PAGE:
When patients were asked what they though the rates of success for IVF (in vitro fertilization) treatments were, the majority said that 80% or higher would be excellent and that anything below 50% would be poor. They would be shocked at the reality – even a young and fertile couple’s chances of conceiving in any particular month are only between 15 and 20%. The majority of women undergoing IVF using their own eggs experience success rates of 20-35% with the percentage falling steeply with age, particularly after 30. For women aged 46 and over, the percentage is dismally low.
The publicity female celebrities who have children in their 40s help create the myth that IVF is a sure thing. The American Society for Reproductive Medicine says that people tend to have unrealistic expectations that contemporary science cannot meet as of today.
However, increased awareness of the statistics has led to more women opting to have their eggs frozen. For older women who did not anticipate the potential problems of delayed pregnancy or did not have access to the necessary technology earlier in their lives, the option is to use donor eggs. The age of the eggs being used in the IVF process is obviously a major indicator of success. Because egg donors are usually in their 20s, the age of the recipient is almost insignificant. Basically, the age of the egg matters more than the age of the uterus in which it is fertilized.
As with any cutting-edge technology, the IVF process is not cheap. Each treatment costs in excess of $15,000 and is not covered by standard medical insurance. It can take women under 35 three sessions to get pregnant; for older women, the figure doubles to six. Freezing eggs can cost $10,000 for extraction and $500 annually for storage. Actual fertilization costs another $5,000. A Wall Street Journal report once revealed that a staggering 70% of women went into debt attempting IVF.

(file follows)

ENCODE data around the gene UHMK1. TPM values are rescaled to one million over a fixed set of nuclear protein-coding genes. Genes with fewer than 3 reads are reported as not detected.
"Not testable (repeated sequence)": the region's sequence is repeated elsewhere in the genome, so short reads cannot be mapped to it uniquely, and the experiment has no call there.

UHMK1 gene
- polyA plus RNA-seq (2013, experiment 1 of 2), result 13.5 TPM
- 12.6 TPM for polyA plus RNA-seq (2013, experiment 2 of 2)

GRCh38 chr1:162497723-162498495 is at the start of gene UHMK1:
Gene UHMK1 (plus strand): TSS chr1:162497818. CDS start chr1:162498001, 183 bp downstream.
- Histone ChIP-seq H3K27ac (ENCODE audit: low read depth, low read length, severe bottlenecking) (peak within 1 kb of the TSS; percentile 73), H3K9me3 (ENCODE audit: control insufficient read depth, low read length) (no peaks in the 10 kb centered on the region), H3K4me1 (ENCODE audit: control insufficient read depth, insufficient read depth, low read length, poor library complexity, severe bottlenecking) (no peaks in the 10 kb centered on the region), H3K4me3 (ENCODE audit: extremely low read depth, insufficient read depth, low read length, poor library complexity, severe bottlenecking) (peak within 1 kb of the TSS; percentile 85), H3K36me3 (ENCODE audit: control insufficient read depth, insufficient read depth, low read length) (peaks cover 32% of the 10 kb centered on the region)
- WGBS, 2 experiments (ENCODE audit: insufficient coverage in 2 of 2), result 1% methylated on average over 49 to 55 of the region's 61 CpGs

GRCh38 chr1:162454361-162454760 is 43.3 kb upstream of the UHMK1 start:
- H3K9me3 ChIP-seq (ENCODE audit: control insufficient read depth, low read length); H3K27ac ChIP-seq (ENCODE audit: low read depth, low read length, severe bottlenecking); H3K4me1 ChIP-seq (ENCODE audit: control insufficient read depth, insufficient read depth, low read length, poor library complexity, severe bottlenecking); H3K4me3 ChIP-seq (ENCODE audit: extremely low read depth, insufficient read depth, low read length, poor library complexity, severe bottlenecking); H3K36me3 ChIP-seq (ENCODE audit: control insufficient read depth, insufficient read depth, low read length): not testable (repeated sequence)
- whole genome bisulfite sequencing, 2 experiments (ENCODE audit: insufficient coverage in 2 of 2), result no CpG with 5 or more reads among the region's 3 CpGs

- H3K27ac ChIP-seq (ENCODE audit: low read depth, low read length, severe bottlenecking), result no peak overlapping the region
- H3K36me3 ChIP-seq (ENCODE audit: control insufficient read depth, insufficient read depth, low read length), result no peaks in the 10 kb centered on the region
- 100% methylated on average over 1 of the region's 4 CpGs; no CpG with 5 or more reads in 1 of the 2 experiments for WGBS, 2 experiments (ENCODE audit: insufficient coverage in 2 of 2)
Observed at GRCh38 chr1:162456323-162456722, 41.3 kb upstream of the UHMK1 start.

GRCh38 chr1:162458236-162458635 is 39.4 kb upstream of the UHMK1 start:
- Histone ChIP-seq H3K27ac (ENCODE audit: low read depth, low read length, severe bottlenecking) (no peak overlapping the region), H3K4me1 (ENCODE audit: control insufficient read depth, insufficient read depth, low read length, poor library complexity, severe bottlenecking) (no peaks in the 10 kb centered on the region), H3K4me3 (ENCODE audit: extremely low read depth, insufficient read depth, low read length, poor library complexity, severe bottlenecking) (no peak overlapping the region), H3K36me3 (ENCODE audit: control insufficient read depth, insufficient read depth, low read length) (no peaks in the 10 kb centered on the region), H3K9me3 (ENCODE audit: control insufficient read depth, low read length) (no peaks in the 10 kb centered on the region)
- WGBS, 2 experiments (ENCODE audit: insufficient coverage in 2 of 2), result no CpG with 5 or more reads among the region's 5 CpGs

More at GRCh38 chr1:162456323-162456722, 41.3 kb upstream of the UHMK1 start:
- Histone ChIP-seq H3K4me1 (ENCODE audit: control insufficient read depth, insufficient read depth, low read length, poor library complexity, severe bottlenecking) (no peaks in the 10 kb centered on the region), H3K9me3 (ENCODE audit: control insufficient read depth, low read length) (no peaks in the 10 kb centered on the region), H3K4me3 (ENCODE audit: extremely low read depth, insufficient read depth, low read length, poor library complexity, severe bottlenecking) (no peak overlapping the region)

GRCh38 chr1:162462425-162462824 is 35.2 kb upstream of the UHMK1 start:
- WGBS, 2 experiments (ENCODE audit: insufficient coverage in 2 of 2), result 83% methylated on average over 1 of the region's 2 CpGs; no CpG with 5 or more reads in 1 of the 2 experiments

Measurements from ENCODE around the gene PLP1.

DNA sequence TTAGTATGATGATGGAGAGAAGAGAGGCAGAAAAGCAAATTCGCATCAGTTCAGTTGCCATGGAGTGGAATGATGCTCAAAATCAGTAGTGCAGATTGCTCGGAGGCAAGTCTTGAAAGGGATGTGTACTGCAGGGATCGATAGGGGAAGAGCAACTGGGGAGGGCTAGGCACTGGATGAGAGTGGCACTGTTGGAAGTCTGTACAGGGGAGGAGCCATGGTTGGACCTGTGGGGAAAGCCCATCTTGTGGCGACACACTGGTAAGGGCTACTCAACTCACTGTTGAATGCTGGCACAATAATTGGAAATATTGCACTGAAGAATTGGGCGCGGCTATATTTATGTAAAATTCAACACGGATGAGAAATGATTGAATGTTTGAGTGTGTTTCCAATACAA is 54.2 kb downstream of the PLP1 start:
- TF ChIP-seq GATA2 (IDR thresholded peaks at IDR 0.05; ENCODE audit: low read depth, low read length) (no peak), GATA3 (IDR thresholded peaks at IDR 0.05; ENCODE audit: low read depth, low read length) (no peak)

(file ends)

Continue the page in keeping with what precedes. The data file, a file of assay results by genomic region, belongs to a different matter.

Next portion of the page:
More women are entering the workforce, and the pressure to balance career and a home life has never been greater. It is ironic that Americans are facing such great challenges to starting families in an era where the quality and scope of the medical care they have access to is better than ever before.
The fertility of the average woman today is not lower than it was two decades ago, but it is the choice for delaying pregnancy that has created the IVF boom. For couples married to their careers as much as to each other, the question ‘When to Conceive‘ is actually the question ‘When Can I Afford to Conceive?’